I also dig the orange color

The person I was talking to said she could hear my wife clearly, but my wife was seated about as far away as possible from me in our apartment. It was also possible to hear sounds from the street, despite no windows being open. If I were to have a conversation outside, all of the natural city noises would overwhelm the person on the other end of the call.

Not Final Version

One of the problems with reviewing technology that hasn't fully released yet is you often get a sort of prototype device that doesn't necessarily reflect on the finished version everyone else gets. So is the case with the Sonobo One earbuds. The earbuds are filled with tons of bells and whistles, but the ones I have are missing some.

What features aren't included with my version of the Sonobo One earbuds? I don't know, to be honest. It didn't seem like there were any active noise cancellation features on, though as anyone who has read a previous review of ANC earbuds from me will know, the feature rarely is that impactful across all earbuds I've used.

Why is this case lit up? I haven't used the earbuds in over 12 hours

Of the features I know are included, the Sonobo One earbuds have their own line of tap controls. These controls are all the basic play/pause, adjust volume, access voice assistant-type controls one has come to expect from wireless earbuds. The problem is that the tap controls frequently don't register, and often have a bit of a lag. This results in me tapping multiple times just to pause my audio, which should only be a single tap. By the time I hear the chime indicating that the earbuds recognized my tap, I often have tapped again, triggering the music to go back to playing.

However, here's an extra "feature" that I assume is not going to be found on the finished version: the Sonobo Ones sometimes don't turn off. After putting the earbuds back in their case, the case will continue to glow. This could be because the case is charging the earbuds, but the case will still be glowing over 12 hours after putting the earbuds away. Even weirder, my phone will sometimes start to pair with the Sonobo Ones, even when they're put away in their case.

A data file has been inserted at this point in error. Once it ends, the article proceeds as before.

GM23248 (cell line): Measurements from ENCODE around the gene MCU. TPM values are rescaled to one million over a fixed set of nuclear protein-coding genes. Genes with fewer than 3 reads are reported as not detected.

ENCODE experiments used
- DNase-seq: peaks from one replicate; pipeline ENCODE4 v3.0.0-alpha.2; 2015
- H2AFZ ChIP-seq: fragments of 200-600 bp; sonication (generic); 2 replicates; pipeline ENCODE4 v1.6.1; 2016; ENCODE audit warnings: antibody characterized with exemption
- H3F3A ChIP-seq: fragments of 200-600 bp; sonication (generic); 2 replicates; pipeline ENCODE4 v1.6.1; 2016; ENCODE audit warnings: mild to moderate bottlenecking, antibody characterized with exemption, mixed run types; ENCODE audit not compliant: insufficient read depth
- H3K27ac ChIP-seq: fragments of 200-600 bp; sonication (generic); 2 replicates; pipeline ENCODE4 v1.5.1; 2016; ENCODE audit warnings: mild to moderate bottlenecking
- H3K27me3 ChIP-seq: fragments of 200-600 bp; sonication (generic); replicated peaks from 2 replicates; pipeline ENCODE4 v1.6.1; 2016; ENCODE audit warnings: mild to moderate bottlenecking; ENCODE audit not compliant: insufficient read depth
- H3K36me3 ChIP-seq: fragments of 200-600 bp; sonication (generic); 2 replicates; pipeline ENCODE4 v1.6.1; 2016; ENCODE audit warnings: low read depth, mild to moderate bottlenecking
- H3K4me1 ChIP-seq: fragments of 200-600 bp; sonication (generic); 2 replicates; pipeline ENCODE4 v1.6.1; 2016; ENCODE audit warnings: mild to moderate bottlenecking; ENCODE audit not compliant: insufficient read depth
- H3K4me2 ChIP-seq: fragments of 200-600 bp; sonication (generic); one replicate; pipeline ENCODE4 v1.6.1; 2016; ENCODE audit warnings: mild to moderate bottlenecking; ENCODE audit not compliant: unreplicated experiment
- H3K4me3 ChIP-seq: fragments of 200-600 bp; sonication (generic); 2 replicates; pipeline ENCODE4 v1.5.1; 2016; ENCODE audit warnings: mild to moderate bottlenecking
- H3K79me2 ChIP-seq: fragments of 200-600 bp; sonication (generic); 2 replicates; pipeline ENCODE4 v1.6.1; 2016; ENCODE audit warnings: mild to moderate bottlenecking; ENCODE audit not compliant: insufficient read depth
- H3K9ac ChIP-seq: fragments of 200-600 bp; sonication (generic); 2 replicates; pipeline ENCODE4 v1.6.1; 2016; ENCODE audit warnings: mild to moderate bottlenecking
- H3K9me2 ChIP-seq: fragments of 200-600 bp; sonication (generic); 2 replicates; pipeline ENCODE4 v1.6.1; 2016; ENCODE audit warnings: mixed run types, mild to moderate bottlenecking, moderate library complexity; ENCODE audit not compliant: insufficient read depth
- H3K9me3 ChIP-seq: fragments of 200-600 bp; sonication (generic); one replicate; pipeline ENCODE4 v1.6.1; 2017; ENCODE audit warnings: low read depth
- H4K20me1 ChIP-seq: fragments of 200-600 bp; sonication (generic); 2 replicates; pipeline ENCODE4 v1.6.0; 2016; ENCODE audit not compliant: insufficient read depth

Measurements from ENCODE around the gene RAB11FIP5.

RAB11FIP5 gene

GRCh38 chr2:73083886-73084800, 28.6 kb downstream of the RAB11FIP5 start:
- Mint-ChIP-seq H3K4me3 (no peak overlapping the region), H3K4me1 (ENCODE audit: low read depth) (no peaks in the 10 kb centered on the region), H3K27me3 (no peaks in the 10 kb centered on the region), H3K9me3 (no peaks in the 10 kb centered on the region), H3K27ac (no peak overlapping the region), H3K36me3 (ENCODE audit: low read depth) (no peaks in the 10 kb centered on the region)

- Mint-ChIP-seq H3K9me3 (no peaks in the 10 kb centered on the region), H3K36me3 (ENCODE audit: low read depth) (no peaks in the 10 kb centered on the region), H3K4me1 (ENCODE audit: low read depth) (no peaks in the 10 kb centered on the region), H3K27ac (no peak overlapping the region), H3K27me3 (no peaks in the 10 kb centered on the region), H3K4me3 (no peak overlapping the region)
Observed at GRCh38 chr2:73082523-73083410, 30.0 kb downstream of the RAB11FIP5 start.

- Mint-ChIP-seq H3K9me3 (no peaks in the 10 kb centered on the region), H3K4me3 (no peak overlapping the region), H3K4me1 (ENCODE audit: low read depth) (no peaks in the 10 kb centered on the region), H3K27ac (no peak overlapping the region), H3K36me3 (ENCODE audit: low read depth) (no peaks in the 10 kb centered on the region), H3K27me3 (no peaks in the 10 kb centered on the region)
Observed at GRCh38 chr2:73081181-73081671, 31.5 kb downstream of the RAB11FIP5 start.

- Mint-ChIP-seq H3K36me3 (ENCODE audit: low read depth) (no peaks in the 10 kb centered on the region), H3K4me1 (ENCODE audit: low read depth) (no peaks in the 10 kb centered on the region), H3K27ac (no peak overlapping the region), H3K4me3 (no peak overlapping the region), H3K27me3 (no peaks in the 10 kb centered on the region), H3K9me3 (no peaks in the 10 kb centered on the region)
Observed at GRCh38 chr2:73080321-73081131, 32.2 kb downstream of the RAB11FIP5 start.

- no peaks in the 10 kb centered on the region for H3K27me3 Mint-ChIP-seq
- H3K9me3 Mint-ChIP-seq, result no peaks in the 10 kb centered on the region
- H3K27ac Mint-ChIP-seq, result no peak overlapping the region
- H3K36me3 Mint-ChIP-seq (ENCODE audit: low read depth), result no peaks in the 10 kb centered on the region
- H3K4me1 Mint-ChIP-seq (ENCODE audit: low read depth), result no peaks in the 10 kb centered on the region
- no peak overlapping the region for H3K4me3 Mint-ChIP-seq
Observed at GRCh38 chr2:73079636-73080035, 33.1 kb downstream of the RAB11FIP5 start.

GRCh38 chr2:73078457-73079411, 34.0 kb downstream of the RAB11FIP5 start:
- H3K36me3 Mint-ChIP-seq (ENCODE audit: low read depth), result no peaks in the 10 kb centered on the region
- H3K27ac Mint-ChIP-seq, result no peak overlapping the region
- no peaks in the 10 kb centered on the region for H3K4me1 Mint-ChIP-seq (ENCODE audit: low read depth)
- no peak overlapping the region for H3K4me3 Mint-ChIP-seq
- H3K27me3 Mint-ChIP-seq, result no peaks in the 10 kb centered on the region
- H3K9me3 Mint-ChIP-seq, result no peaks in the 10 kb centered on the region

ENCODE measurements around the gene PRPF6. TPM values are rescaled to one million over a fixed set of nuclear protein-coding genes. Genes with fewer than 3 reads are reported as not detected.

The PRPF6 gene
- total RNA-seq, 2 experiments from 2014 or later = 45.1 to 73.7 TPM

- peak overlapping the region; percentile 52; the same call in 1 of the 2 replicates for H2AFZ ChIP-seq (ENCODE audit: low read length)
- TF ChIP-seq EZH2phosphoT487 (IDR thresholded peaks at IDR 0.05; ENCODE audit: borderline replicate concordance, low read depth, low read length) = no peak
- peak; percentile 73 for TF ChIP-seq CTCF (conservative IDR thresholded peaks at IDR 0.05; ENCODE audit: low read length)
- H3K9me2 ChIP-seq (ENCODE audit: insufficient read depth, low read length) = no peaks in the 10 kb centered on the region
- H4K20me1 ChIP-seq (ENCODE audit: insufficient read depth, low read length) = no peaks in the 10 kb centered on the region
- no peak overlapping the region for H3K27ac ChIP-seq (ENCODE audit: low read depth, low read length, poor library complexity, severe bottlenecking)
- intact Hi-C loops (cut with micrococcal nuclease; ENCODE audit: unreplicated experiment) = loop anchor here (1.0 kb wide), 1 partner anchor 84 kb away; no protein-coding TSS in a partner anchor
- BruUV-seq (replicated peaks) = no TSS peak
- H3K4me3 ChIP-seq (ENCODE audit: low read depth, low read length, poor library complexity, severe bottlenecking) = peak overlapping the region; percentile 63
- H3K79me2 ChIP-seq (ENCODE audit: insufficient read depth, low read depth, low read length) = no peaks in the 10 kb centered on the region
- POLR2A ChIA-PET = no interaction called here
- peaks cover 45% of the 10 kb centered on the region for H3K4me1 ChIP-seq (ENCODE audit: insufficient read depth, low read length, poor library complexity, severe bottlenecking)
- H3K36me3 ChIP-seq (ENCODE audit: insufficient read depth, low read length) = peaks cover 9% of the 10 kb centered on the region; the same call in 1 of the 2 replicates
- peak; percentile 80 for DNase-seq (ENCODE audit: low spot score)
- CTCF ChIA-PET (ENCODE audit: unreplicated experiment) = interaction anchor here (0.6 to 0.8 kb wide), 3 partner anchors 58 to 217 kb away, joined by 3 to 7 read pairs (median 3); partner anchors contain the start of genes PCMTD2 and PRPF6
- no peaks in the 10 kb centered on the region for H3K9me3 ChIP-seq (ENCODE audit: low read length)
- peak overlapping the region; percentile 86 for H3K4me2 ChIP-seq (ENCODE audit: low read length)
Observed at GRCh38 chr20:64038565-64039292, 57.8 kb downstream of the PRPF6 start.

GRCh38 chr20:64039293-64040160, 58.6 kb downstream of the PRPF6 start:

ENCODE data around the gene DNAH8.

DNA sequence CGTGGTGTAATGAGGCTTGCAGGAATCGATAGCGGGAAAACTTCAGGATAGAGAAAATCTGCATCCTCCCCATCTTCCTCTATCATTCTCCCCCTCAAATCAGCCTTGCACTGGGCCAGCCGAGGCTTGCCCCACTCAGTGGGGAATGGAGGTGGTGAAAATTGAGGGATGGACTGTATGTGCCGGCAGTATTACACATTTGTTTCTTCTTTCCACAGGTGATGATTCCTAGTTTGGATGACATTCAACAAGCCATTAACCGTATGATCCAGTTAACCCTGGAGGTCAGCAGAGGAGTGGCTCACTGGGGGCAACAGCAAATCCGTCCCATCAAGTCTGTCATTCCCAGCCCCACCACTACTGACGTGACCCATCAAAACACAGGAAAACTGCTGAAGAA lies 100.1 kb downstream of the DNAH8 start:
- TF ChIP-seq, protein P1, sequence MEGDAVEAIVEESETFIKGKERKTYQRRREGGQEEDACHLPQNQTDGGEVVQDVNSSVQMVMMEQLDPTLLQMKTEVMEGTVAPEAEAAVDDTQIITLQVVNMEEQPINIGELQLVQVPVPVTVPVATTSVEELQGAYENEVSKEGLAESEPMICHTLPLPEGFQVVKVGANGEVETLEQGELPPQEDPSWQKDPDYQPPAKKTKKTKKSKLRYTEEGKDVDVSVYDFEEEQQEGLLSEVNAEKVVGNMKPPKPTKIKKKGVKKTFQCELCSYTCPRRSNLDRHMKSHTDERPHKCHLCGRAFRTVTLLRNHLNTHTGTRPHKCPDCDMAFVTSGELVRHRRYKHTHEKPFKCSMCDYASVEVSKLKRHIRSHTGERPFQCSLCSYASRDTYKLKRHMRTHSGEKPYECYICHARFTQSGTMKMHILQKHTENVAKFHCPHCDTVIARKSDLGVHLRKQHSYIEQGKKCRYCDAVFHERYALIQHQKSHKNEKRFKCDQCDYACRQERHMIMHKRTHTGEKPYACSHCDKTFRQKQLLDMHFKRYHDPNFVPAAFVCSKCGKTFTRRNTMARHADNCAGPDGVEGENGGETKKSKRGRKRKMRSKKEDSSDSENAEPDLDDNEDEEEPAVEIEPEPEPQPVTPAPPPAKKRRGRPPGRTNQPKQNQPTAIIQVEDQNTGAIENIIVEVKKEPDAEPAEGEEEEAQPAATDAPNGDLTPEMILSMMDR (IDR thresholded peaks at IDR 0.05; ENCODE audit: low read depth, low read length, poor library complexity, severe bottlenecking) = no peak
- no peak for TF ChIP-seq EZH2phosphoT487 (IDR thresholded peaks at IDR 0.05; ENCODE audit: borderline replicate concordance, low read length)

Final Thoughts

Judging solely on the pair I was sent, the Sonobo One earbuds are pretty solid, if a little expensive. However, if all of Sonobo's claims for additional features are true, the retail version of these earbuds is probably going to be something to look out for. As it stands, the Sonobo One earbuds have some pretty great audio, a microphone that is almost too good and some tap controls that are hard to get working correctly. All of this is contained in an earbud shape that is probably the most stable and secure I have used.

The Sonobo One earbuds are currently available on Kickstarter for $99, though the campaign comes to an end on September 29. Those interested should act quickly, as prices are likely to rise once the earbuds are available to purchase elsewhere. The good thing about the Kickstarter campaign is that it has already well surpassed its goal, so contributing to the campaign is more or less a pre-order at this point.

Assuming the earbuds that people get through the Kickstarter are complete, and all of the features work as intended, the Sonobo Ones are a steal at $99. It will be interesting to see how much the price will increase once the earbuds are available to purchase from retailers.